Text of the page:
I. “Structural Adjustment” on a Major Scale
On Tuesday, November 9, a major document appeared for sale in Cuba entitled “Proyecto de Lineamientos de La Political Economica y Social” or “Draft Guide for Economic and Social Policy.” The purpose of the “Guide’ presumably is to spark and to shape public discussion and education on the economic matters that will be the focus of the long-postponed Sixth Congress of the Cuban Communist Party to take place in April, 2011. It also provides the essentials of the new approach that will likely be adopted at the Sixth Congress.
It can be found in its entirety, courtesy of the Blog Caf Fuerte. (http://cafefuerte.com/
The “Guide” is a broad-reaching and comprehensive document that puts forward 291 propositions for the improvement of the functioning of the Cuban economy. It signals a break in the four years of near inaction that the Cuban economy endured since Raul Castro took over as acting and then actual President – and the ten years of paralysis from about 1995 to 2006 under President Fidel. It amounts to a major process of “structural adjustment” of the sort that was begun in 1992-1994, but was then stalled when the Cuban economy appeared to rebound after 1994. The document is also a contradiction and maybe a “slap-in-the-face” for Fidel Castro, as it indeed indicates that the Fidelista-style Cuban model – his life’s work – is not working. (See “Fidel’s No-Good Very Bad Day” and The “FIDEL” Models Never Worked; Soviet and Venezuelan Subsidization Did.)
II. General Character of the Proposals
The Table of Contents provides a quick idea of the scope of the document:
Contours of Economic and Social Policy
I Economic Management Model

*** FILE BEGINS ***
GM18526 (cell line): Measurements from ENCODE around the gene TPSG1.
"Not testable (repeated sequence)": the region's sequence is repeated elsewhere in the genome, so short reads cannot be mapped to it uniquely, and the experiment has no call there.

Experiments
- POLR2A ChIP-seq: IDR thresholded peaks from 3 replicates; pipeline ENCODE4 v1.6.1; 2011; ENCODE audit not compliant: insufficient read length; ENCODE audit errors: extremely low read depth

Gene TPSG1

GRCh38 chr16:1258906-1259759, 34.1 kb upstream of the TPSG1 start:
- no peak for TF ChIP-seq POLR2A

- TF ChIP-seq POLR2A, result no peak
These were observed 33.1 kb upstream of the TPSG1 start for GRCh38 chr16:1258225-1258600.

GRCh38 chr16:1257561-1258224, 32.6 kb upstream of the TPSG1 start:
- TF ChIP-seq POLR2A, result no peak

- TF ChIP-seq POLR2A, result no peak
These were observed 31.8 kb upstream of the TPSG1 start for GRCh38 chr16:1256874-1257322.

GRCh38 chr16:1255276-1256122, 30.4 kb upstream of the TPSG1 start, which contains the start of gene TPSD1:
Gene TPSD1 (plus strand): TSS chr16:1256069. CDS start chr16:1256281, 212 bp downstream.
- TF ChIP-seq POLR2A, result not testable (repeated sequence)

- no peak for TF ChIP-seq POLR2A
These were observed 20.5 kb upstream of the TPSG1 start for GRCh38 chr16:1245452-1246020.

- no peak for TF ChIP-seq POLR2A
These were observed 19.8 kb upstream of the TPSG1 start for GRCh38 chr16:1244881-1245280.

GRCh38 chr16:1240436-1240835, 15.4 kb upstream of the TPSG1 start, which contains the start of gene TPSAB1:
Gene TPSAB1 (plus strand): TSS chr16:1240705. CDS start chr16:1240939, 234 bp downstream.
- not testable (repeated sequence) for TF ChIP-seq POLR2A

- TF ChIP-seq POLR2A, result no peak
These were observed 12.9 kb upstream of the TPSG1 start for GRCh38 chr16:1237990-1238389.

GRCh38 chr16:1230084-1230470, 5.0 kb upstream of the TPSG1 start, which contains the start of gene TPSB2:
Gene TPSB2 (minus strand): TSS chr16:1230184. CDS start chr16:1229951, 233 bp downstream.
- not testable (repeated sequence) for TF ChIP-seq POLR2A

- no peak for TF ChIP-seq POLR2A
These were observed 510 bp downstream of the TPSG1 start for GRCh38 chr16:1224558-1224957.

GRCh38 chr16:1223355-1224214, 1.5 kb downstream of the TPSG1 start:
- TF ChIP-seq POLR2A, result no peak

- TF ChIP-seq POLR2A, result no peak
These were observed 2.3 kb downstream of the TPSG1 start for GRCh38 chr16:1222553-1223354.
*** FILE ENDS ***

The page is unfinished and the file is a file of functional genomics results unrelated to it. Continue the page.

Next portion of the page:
II Macroeconomic Policies
III External Economic Policies
IV Investment Policy
V Science, Technology and Innovation Policy
VI Social Policy
VII Agroindustrial Policy
VIII Industrial and Energy Policy ix
IX Tourism Policy
X Transport Policy
XI Construction, Housing, and Hydraulic Resource Policy
xii Commercial Policy.
The Introduction summarizes the basic objectives required to overcome the principal problems of the economy. These include putting into productive use the unused lands constituting almost 50% of total, raising agricultural yields, developing new mechanisms to reverse the process of industrial and infrastructural de-capitalization, eliminating excess and redundant employment, raising labor productivity, recovery of export capacity in traditional exports, undertake studies in order to eliminate monetary dualism, and provide improved capacities for more decentralized regional development.
The “Contour” section then states that “…only socialism is capable of overcoming the difficulties and preserving the conquests of the Revolution, and the implementation of the economic model prioritizes planification and not the market”. However, the next paragraph states “…socialism is equality of rights and equality of opportunity for all citizens, not egalitarianism.” The latter sounds less like “socialism” and more like “social democrat” if not the common approach of most Western countries. The latter quotation makes the former somewhat hard to interpret if not meaningless.
The document then goes on to list the 291 propositions under the 12 different headings. A few of the more interesting propositions are summarized below:
- Wholesale markets for supplying state, cooperative and self-employment enterprises will be established. (9)
- State enterprises will decide themselves how to allocate their investment funds, and normally will not receive budgetary support for this. (13)
- Insolvent enterprises will face liquidation. (16)
- Workers incomes in state enterprises will be linked to enterprise performance (# 19)
- Monetary and exchange rate unification will be “advanced” (54)
- The taxation system will be advanced in terms of progressivity and coverage, and will be based on generality and equity of its structure. (56 and 57)
- The centralized character of the determination of the planned level and structure of prices will be maintained. (62)